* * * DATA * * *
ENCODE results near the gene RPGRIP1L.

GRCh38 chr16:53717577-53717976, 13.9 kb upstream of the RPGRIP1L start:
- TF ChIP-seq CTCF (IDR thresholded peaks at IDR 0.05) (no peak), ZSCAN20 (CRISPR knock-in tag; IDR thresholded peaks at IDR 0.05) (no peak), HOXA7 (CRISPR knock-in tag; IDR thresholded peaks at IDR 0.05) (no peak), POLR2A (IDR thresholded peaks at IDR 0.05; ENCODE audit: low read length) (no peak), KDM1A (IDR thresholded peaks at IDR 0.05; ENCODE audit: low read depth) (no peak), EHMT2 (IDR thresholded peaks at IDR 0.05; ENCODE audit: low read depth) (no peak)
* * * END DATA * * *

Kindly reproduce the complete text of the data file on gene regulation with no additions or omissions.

ENCODE results near the gene RPGRIP1L.

GRCh38 chr16:53717577-53717976, 13.9 kb upstream of the RPGRIP1L start:
- TF ChIP-seq CTCF (IDR thresholded peaks at IDR 0.05) (no peak), ZSCAN20 (CRISPR knock-in tag; IDR thresholded peaks at IDR 0.05) (no peak), HOXA7 (CRISPR knock-in tag; IDR thresholded peaks at IDR 0.05) (no peak), POLR2A (IDR thresholded peaks at IDR 0.05; ENCODE audit: low read length) (no peak), KDM1A (IDR thresholded peaks at IDR 0.05; ENCODE audit: low read depth) (no peak), EHMT2 (IDR thresholded peaks at IDR 0.05; ENCODE audit: low read depth) (no peak)